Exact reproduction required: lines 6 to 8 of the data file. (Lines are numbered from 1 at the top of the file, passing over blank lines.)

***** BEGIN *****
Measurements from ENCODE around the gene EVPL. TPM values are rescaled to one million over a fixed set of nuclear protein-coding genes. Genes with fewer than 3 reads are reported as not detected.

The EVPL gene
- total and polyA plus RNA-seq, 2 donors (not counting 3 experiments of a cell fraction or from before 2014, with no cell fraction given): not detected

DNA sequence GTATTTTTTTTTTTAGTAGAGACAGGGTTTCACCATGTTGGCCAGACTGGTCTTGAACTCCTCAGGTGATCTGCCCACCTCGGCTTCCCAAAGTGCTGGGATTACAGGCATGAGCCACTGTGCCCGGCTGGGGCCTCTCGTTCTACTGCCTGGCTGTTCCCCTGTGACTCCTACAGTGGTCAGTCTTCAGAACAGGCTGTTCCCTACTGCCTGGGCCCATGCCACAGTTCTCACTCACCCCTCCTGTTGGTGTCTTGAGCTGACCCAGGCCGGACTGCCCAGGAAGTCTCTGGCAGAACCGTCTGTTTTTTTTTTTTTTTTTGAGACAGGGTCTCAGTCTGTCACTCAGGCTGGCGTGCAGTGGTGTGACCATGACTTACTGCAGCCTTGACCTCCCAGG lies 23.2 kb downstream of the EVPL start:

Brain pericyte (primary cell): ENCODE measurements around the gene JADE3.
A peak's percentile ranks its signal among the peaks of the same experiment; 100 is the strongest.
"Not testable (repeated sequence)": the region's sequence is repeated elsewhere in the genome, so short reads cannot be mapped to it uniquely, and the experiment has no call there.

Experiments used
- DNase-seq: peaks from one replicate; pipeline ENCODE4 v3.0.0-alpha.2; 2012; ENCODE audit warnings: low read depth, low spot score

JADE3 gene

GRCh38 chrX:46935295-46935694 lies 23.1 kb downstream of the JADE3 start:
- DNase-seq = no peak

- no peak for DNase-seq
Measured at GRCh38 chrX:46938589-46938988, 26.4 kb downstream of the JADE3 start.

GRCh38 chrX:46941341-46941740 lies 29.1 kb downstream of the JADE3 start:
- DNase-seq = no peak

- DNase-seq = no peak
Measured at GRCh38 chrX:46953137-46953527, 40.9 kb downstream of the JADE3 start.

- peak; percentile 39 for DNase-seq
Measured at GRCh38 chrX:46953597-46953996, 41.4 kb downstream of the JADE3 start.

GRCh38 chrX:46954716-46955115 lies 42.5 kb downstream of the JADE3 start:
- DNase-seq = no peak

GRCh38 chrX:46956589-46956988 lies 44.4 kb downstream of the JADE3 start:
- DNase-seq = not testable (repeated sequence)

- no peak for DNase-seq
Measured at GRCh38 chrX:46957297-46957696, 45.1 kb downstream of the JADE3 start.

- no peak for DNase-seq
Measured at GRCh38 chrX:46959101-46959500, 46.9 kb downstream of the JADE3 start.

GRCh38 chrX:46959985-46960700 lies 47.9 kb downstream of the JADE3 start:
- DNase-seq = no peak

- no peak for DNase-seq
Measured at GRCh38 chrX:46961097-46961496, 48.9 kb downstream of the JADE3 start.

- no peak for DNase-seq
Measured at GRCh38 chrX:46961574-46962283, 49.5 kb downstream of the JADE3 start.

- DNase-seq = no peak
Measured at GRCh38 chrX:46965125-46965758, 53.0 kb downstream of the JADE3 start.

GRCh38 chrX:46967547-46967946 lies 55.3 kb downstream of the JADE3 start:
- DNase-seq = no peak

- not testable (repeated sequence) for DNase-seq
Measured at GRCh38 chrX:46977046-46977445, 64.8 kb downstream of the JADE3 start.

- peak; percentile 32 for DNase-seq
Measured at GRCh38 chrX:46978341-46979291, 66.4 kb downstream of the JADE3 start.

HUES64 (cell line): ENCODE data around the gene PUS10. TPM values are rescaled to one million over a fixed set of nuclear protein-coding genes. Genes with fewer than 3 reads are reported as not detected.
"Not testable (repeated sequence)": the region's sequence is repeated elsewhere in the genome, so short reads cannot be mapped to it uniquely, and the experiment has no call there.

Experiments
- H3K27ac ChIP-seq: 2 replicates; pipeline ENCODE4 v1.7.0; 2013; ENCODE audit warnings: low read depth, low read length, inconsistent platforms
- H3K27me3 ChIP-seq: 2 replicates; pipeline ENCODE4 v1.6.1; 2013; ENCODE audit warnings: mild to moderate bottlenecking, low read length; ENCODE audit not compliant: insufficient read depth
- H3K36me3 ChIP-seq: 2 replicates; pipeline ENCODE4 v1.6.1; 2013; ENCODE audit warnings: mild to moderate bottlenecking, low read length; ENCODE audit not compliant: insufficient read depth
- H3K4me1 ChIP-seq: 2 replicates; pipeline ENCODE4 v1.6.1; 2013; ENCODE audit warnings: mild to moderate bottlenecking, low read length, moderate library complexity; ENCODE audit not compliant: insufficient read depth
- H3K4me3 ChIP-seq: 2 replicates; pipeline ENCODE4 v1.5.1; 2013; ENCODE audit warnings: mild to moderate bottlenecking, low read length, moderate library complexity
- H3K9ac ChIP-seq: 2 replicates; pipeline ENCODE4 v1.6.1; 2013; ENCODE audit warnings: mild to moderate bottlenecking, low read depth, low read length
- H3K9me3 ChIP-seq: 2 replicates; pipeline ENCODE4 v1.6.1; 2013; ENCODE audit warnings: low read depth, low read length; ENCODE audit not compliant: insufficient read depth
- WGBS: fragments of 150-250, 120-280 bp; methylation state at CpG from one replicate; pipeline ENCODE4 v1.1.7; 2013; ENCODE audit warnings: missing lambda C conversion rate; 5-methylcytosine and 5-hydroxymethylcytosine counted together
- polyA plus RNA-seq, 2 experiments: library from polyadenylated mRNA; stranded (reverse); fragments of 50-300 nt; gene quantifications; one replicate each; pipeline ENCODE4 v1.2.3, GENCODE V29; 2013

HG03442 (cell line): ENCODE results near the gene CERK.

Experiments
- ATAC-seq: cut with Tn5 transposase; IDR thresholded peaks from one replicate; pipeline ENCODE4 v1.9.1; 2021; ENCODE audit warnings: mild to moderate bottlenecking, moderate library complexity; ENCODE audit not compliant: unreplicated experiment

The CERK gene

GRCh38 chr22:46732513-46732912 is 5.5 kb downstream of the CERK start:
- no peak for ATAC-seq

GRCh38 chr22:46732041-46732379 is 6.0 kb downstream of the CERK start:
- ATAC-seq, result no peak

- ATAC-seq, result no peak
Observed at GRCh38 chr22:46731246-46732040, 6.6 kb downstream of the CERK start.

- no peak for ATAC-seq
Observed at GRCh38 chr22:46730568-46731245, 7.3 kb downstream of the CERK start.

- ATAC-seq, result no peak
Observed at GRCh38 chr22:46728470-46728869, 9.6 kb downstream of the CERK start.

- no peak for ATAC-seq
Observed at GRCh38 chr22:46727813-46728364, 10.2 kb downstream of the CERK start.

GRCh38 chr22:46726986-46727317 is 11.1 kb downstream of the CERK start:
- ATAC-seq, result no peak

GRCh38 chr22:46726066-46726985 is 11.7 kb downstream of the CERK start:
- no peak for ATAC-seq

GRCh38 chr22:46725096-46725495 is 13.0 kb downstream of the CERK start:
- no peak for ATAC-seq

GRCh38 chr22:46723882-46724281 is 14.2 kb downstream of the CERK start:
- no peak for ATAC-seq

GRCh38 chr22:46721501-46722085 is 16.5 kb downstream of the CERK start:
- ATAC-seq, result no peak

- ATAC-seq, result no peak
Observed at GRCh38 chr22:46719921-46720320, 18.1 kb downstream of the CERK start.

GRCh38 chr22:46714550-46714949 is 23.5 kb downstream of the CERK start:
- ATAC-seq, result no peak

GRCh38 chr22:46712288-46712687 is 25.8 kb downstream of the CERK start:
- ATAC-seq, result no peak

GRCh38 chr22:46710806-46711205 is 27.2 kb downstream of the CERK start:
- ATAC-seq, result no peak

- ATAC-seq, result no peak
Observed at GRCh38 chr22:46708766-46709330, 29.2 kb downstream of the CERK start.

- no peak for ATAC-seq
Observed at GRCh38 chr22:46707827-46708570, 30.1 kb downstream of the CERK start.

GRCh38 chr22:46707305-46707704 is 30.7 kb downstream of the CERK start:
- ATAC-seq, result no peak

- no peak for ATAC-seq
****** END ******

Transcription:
A peak's percentile ranks its signal among the peaks of the same experiment; 100 is the strongest.
"Not testable (repeated sequence)": the region's sequence is repeated elsewhere in the genome, so short reads cannot be mapped to it uniquely, and the experiment has no call there.

Experiments used